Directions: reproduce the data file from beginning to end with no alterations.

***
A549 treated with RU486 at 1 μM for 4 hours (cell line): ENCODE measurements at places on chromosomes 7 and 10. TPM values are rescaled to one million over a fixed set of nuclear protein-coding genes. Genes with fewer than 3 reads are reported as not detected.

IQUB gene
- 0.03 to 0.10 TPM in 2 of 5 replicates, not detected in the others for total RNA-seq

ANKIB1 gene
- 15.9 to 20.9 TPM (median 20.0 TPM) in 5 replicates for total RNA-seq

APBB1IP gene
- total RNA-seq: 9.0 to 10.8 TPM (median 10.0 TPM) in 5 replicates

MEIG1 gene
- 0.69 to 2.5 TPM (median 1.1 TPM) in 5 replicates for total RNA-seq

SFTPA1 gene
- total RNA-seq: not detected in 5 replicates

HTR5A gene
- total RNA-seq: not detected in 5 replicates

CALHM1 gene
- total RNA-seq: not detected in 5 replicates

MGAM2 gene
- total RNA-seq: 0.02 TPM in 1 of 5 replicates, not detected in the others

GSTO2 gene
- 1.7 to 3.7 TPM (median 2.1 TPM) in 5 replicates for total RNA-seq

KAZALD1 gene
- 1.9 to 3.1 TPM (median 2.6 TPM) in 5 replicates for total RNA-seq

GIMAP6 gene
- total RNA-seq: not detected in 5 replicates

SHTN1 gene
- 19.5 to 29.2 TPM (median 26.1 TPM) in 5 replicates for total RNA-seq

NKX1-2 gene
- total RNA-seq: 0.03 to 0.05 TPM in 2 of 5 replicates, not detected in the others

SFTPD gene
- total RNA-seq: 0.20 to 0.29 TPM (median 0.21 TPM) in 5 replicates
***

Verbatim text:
A549 treated with RU486 at 1 μM for 4 hours (cell line): ENCODE measurements at places on chromosomes 7 and 10. TPM values are rescaled to one million over a fixed set of nuclear protein-coding genes. Genes with fewer than 3 reads are reported as not detected.

IQUB gene
- 0.03 to 0.10 TPM in 2 of 5 replicates, not detected in the others for total RNA-seq

ANKIB1 gene
- 15.9 to 20.9 TPM (median 20.0 TPM) in 5 replicates for total RNA-seq

APBB1IP gene
- total RNA-seq: 9.0 to 10.8 TPM (median 10.0 TPM) in 5 replicates

MEIG1 gene
- 0.69 to 2.5 TPM (median 1.1 TPM) in 5 replicates for total RNA-seq

SFTPA1 gene
- total RNA-seq: not detected in 5 replicates

HTR5A gene
- total RNA-seq: not detected in 5 replicates

CALHM1 gene
- total RNA-seq: not detected in 5 replicates

MGAM2 gene
- total RNA-seq: 0.02 TPM in 1 of 5 replicates, not detected in the others

GSTO2 gene
- 1.7 to 3.7 TPM (median 2.1 TPM) in 5 replicates for total RNA-seq

KAZALD1 gene
- 1.9 to 3.1 TPM (median 2.6 TPM) in 5 replicates for total RNA-seq

GIMAP6 gene
- total RNA-seq: not detected in 5 replicates

SHTN1 gene
- 19.5 to 29.2 TPM (median 26.1 TPM) in 5 replicates for total RNA-seq

NKX1-2 gene
- total RNA-seq: 0.03 to 0.05 TPM in 2 of 5 replicates, not detected in the others

SFTPD gene
- total RNA-seq: 0.20 to 0.29 TPM (median 0.21 TPM) in 5 replicates